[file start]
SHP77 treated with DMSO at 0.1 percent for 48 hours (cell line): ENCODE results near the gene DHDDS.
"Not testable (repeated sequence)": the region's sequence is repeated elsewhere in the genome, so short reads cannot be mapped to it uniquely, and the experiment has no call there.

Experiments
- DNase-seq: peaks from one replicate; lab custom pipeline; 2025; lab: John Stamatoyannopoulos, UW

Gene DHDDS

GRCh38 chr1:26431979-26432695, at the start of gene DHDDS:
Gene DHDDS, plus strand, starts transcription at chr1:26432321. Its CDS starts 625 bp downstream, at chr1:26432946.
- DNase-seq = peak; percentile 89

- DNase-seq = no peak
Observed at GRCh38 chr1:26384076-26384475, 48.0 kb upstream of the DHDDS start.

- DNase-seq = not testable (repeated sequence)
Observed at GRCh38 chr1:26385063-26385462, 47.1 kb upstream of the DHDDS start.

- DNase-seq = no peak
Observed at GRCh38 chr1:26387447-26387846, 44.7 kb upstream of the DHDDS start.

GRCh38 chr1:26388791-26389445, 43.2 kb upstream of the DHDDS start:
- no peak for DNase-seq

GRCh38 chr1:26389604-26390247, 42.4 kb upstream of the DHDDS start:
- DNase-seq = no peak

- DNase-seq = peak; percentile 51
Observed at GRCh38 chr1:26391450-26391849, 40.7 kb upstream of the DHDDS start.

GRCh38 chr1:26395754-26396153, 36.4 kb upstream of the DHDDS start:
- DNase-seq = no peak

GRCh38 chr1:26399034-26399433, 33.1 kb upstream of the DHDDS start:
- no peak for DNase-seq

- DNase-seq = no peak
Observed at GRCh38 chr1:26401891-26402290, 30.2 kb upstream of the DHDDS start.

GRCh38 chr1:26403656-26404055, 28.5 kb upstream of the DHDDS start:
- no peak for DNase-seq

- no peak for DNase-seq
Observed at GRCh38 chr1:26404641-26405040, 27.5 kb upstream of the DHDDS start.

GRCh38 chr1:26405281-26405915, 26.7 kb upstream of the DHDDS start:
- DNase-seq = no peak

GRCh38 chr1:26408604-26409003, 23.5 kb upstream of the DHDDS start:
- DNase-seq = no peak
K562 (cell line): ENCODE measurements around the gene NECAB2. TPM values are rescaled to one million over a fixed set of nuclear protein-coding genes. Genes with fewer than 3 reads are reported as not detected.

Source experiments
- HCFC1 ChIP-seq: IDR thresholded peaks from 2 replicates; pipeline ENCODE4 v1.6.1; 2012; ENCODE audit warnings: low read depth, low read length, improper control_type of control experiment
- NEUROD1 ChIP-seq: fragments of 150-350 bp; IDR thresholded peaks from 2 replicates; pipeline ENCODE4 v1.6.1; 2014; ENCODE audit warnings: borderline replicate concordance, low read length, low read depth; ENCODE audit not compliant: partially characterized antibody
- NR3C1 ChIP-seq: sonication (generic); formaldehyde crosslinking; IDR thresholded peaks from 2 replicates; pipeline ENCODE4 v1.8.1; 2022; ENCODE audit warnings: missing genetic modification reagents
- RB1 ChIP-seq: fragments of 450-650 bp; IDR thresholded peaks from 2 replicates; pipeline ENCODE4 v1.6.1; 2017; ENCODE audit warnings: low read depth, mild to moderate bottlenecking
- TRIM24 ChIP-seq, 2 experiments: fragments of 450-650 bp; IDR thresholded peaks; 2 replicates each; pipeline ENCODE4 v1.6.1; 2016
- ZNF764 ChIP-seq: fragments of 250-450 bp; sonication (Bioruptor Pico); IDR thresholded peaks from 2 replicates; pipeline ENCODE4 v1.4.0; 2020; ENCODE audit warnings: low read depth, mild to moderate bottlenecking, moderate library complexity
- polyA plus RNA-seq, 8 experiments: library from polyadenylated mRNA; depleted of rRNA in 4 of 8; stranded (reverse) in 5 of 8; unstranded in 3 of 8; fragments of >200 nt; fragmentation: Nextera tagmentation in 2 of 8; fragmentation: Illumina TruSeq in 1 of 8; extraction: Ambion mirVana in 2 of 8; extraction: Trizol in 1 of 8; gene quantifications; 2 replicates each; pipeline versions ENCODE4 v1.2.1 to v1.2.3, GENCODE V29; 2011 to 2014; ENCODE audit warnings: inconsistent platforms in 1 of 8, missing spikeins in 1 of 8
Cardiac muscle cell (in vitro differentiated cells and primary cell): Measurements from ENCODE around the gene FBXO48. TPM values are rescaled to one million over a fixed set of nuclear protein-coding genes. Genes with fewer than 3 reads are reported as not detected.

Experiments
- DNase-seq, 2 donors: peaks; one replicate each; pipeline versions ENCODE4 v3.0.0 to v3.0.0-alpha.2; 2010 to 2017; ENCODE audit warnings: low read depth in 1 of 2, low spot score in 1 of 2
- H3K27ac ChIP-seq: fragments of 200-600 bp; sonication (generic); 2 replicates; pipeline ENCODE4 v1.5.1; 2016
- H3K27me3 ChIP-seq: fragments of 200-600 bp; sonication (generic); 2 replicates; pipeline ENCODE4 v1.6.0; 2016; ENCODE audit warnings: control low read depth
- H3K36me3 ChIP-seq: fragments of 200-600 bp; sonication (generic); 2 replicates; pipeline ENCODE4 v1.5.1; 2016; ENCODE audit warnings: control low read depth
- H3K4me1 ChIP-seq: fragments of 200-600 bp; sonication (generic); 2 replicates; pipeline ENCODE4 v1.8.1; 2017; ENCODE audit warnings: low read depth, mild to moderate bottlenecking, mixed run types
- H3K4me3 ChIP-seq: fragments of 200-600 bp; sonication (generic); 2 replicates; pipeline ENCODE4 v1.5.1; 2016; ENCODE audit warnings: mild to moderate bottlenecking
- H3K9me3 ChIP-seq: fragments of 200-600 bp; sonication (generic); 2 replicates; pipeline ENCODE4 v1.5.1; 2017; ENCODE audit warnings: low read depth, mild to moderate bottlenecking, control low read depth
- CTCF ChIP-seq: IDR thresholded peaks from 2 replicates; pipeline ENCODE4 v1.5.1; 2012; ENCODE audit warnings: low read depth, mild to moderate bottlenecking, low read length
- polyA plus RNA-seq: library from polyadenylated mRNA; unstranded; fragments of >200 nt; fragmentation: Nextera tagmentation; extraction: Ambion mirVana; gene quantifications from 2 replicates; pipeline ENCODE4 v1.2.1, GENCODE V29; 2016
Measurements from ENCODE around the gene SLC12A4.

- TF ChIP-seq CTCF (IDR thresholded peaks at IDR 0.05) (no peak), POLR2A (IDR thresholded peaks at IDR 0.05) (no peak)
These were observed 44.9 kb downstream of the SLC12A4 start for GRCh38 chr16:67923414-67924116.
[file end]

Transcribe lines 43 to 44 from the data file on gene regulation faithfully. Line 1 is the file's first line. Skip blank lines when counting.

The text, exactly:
- polyA plus RNA-seq, 8 experiments: library from polyadenylated mRNA; depleted of rRNA in 4 of 8; stranded (reverse) in 5 of 8; unstranded in 3 of 8; fragments of >200 nt; fragmentation: Nextera tagmentation in 2 of 8; fragmentation: Illumina TruSeq in 1 of 8; extraction: Ambion mirVana in 2 of 8; extraction: Trizol in 1 of 8; gene quantifications; 2 replicates each; pipeline versions ENCODE4 v1.2.1 to v1.2.3, GENCODE V29; 2011 to 2014; ENCODE audit warnings: inconsistent platforms in 1 of 8, missing spikeins in 1 of 8
Cardiac muscle cell (in vitro differentiated cells and primary cell): Measurements from ENCODE around the gene FBXO48. TPM values are rescaled to one million over a fixed set of nuclear protein-coding genes. Genes with fewer than 3 reads are reported as not detected.